Destigmatizing Disability

According to the Centers for Disease Control and Prevention (CDC), 61 million adults in the United States live with a disability. That’s roughly 26 percent of adults living in the United States.

And yet, these numbers are likely a great underestimate. As Dr. Kathleen R. Bogart explains, individuals may be reluctant to identify as disabled. She writes: “In a series of studies, my colleagues and I conducted a survey of factors related to disability identity and disability pride. The first study surveyed 1,105 adults online. Of those people, 710, or 64 percent, indicated they had any type of health condition or impairment. Of the 710 people who had health conditions, only 12 percent of people agreed or strongly agreed that they considered themselves to be a person with a disability. Experiencing stigma was the strongest predictor of identifying as disabled.”[i]

The role of disability stigma

Throughout history, disabled people have been stigmatized. Disability has been linked to disease and helplessness, and in some cultures, disability is associated with ancestral curses.

These stigmas commonly turn up in ableist language, also referred to as disablist language. Jamie Hale, CEO of Pathfinders Neuromuscular Alliance explains, “There’s a sense when people use disablist language, that they are seeing ways of being as lesser. It is often not a conscious attempt to harm disabled people, but it acts to construct a world-view in which existing as a disabled person is [negative].”[ii]

As described by the University of Washington Healthy Aging and Physical Disability Rehabilitation Research and Training Center, disability stigma is evidenced in several ways, including the following:

  • Social Avoidance – People with disabilities may be left out of social activities, or they may find that friends become more distant after they develop a disability. People may be hesitant to make eye contact or start a conversation with someone who has a visible disability.
  • Stereotyping – People with disabilities may be presumed to be helpless, unable to care for themselves, or unable to make their own decisions. People with one disability, such as a speech impairment, may be presumed to have other disabilities they don’t have, such as an intellectual disability.
  • Discrimination – People with disabilities may be denied jobs, housing, or other opportunities due to false assumptions or stereotypes about disabilities. This still occurs today, despite disability rights laws such as the Americans with Disabilities Act (ADA).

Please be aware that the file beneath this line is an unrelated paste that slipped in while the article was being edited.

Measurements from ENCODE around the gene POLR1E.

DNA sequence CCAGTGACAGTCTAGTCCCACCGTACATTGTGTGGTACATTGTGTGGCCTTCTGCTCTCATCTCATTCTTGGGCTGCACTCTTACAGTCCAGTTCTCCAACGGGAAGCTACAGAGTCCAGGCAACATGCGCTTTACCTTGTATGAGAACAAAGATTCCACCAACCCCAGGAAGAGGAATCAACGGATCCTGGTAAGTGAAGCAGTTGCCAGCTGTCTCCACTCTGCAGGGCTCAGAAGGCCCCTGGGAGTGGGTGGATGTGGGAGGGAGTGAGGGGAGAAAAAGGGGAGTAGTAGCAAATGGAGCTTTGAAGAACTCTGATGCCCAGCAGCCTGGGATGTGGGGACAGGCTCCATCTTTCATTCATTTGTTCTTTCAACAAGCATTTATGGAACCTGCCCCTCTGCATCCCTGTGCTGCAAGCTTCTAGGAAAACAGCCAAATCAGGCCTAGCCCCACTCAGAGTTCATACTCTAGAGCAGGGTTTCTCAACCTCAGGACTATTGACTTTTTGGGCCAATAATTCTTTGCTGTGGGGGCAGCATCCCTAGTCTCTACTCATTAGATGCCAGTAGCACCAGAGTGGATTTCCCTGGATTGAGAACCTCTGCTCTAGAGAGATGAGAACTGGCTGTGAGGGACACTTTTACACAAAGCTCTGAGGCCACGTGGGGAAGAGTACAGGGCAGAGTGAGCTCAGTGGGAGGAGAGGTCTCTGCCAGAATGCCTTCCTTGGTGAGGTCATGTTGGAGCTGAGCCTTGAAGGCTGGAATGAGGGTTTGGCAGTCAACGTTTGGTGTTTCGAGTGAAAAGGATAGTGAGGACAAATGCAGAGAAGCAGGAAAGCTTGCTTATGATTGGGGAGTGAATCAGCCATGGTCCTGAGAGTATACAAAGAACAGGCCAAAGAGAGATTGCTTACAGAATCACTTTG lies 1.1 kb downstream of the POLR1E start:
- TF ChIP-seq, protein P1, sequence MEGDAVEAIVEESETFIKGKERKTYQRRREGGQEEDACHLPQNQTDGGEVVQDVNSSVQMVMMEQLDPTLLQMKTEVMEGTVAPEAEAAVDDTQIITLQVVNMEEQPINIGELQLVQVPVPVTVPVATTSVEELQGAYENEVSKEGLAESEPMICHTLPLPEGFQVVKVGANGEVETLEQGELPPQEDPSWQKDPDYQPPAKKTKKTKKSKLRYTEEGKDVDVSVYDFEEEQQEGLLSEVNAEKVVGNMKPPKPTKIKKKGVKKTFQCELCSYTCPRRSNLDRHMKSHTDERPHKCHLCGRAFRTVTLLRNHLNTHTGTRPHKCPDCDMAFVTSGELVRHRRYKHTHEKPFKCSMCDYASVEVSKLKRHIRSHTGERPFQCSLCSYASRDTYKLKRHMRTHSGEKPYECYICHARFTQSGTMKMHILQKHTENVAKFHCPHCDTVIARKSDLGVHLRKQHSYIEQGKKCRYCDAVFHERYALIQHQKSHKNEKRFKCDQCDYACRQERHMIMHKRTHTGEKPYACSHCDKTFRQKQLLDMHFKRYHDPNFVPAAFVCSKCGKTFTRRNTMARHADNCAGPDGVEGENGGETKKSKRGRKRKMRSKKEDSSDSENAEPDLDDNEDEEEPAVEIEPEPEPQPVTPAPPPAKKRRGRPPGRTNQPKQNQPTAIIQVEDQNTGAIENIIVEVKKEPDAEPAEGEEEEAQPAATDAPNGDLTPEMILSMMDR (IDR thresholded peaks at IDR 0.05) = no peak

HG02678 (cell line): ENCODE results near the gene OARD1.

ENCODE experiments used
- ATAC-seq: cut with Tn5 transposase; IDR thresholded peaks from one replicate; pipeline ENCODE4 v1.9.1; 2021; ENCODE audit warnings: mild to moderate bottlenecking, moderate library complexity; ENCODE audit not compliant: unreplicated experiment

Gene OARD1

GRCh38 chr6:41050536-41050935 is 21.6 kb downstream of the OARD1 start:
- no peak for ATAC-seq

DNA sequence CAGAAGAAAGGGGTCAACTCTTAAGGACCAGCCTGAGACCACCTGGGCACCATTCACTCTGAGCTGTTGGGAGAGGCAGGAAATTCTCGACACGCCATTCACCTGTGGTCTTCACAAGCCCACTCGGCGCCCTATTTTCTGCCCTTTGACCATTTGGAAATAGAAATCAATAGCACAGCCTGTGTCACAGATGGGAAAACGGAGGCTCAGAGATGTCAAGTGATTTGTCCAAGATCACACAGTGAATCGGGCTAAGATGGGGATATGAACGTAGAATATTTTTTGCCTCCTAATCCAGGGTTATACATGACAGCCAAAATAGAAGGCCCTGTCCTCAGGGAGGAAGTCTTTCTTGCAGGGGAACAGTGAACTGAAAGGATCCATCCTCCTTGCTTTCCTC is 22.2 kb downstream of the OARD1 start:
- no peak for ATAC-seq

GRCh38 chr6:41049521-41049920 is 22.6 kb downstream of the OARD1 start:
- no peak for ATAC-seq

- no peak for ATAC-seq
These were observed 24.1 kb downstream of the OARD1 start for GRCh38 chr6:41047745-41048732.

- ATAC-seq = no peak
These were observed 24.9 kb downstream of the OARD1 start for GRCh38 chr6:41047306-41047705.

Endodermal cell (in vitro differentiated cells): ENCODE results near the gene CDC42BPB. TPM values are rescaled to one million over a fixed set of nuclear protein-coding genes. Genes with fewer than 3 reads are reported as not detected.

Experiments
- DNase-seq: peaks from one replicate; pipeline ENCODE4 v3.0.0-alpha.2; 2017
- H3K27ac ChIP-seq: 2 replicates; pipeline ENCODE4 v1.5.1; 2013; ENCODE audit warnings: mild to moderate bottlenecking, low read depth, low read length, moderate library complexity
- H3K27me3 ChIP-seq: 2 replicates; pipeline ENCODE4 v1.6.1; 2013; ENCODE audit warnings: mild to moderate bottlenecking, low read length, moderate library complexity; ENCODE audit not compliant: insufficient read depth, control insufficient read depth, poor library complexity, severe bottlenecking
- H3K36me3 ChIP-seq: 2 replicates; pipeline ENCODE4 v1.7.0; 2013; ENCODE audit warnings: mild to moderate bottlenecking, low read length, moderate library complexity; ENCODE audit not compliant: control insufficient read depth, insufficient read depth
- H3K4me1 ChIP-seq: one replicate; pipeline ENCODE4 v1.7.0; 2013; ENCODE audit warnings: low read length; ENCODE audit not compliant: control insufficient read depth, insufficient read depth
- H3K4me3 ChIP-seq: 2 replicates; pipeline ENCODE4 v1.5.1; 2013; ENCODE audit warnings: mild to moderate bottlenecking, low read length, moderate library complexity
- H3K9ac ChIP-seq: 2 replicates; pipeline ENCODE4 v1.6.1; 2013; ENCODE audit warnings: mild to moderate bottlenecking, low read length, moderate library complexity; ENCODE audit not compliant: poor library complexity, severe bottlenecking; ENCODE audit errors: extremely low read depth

• Condescension – People with disabilities may be coddled or over-protected due to perceptions of their helplessness.
  • Blaming – People may be blamed for their disability, or accused of using their disability to gain unfair benefits.
  • Internalization – People with disabilities may themselves adopt negative beliefs about their disability and feel ashamed or embarrassed about it.
  • Hate Crimes and Violence – People with disabilities may be targeted in hate crimes. They are more likely to be victims of physical or sexual violence than people without disabilities.[iii]

Disability stigma has led to devastating consequences. For example, in the 1927 case of Buck v. Bell, the U.S. Supreme Court upheld the state of Virginia’s right to forcibly sterilize Carrie Buck, a young victim of sexual assault, who was considered unfit to procreate. The state had deemed her “feebleminded.” The case, which paved the way for 30 other states to enforce such laws, was called a victory for America’s eugenics movement.[1]

Estimates conclude that somewhere between 60,000 to 70,000 Americans were forcibly sterilized during the 20th century.[iv][v] The victims of state-mandated sterilization, like Buck herself, were labeled “mentally deficient.” Other victims were Deaf, blind, had physical impairments, BIPOC, poor people, and “promiscuous” women.”[vi]

Disability and elder abuse

The CDC has identified that nearly two in five older adults, age 65 and older, have a disability.[vii] Studies have shown that nearly one in two older adults with cognitive impairment experiences abuse.[viii]​ Older adults with physical disabilities are also particularly susceptible to abuse. Research has found that 30 percent of adults with disabilities who used Personal Assistive Services (PAS) (e.g., activities associated with daily well-being, comfort, safety, appearance, and community interaction) reported one or more types of mistreatment—physical abuse, verbal abuse, financial abuse—by their primary provider.[ix][2]

Despite these high rates of abuse perpetrated against older disabled adults, tailored services are lacking to support survivors. According to the American Association on Intellectual and Developmental Disability, “disability-based organizations have historically not planned for the challenges faced by older people with intellectual and/or developmental disabilities and are not prepared to address these unique needs, including providing education and training on mitigating the risk of elder abuse and neglect for a potentially more vulnerable population of older people.”[x] Similarly, domestic violence and sexual assault agencies and aging services networks may not be fully equipped to support the varying needs of older survivors with disabilities.